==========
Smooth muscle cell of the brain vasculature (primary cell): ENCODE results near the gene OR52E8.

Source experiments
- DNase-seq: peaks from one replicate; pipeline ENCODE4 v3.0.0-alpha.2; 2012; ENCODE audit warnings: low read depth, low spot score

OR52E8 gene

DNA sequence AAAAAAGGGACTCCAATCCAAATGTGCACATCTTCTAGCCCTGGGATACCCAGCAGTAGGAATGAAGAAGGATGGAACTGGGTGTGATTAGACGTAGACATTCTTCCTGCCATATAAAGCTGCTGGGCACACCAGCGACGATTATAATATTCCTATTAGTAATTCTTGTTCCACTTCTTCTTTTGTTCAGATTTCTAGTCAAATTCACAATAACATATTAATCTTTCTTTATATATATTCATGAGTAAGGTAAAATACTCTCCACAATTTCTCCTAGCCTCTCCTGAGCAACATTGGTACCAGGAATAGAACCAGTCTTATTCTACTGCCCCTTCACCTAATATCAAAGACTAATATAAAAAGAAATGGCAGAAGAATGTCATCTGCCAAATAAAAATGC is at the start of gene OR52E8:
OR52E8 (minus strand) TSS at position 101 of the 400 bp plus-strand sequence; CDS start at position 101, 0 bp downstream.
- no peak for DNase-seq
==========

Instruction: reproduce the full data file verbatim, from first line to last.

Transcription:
Smooth muscle cell of the brain vasculature (primary cell): ENCODE results near the gene OR52E8.

Source experiments
- DNase-seq: peaks from one replicate; pipeline ENCODE4 v3.0.0-alpha.2; 2012; ENCODE audit warnings: low read depth, low spot score

OR52E8 gene

DNA sequence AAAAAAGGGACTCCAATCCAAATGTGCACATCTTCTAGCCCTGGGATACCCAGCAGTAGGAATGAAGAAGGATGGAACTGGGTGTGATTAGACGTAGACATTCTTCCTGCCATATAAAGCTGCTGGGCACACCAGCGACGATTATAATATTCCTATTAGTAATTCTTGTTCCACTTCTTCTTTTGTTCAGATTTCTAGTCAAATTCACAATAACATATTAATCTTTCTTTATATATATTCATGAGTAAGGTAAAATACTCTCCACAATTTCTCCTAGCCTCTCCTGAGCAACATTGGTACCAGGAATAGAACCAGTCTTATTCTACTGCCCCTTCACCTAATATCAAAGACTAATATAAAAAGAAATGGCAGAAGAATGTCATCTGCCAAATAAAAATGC is at the start of gene OR52E8:
OR52E8 (minus strand) TSS at position 101 of the 400 bp plus-strand sequence; CDS start at position 101, 0 bp downstream.
- no peak for DNase-seq